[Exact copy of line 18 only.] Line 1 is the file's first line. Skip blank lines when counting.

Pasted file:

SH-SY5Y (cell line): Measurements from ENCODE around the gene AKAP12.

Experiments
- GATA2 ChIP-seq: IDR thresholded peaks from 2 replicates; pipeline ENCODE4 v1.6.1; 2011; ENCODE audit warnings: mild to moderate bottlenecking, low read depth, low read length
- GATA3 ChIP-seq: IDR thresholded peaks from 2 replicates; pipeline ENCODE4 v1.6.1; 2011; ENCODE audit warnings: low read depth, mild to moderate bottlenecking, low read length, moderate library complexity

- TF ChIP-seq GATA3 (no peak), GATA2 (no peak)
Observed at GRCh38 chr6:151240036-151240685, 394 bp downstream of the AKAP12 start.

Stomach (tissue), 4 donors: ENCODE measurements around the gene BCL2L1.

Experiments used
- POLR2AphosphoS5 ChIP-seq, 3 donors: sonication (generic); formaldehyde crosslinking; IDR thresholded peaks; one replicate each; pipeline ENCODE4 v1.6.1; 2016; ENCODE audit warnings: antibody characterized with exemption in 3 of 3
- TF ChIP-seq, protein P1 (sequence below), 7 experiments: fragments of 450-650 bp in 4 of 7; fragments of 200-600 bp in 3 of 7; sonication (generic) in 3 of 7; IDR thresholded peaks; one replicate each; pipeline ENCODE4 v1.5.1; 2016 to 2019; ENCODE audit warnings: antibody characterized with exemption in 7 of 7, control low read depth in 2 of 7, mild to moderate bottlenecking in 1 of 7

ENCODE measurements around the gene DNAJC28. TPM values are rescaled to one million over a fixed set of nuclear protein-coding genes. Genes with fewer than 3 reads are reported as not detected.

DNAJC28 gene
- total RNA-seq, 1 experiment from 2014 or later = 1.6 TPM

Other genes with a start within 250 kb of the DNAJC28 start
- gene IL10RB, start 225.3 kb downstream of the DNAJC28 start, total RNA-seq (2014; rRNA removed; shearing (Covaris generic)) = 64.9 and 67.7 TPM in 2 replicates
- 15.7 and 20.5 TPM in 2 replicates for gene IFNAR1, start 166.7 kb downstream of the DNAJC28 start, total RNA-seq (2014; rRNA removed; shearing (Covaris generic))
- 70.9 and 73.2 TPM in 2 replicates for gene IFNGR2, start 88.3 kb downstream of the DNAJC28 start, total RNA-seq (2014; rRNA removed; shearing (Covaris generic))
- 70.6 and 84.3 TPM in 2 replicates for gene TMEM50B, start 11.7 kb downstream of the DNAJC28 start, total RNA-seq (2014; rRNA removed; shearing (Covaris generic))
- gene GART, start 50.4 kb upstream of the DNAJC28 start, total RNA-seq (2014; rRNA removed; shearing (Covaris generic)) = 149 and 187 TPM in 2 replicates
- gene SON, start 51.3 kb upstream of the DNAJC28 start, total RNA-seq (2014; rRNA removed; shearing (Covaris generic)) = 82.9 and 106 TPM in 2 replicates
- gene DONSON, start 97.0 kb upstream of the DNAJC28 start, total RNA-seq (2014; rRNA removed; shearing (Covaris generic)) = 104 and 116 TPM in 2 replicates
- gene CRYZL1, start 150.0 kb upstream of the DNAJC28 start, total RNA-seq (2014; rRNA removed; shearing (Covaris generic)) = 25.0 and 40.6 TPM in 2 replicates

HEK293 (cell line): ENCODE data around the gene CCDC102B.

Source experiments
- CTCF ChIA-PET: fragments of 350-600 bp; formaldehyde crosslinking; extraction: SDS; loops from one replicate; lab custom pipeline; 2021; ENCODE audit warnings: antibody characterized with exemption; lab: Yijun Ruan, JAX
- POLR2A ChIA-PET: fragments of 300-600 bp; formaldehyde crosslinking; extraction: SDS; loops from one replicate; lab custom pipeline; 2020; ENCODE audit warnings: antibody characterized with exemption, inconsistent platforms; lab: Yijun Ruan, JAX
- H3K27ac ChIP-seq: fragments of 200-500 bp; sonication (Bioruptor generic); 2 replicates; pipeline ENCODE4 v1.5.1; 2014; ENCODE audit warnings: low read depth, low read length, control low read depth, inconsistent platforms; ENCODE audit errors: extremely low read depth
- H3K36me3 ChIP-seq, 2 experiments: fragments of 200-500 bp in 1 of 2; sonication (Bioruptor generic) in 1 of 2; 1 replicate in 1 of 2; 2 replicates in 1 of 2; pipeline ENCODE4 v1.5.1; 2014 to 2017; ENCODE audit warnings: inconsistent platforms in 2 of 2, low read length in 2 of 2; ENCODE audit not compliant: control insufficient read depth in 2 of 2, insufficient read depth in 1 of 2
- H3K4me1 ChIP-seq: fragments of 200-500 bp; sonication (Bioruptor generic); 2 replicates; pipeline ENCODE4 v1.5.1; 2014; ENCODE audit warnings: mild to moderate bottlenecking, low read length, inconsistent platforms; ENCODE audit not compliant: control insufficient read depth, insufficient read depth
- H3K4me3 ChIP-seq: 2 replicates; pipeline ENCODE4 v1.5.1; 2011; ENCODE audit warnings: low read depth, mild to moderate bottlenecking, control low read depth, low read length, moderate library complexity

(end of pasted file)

- 70.6 and 84.3 TPM in 2 replicates for gene TMEM50B, start 11.7 kb downstream of the DNAJC28 start, total RNA-seq (2014; rRNA removed; shearing (Covaris generic))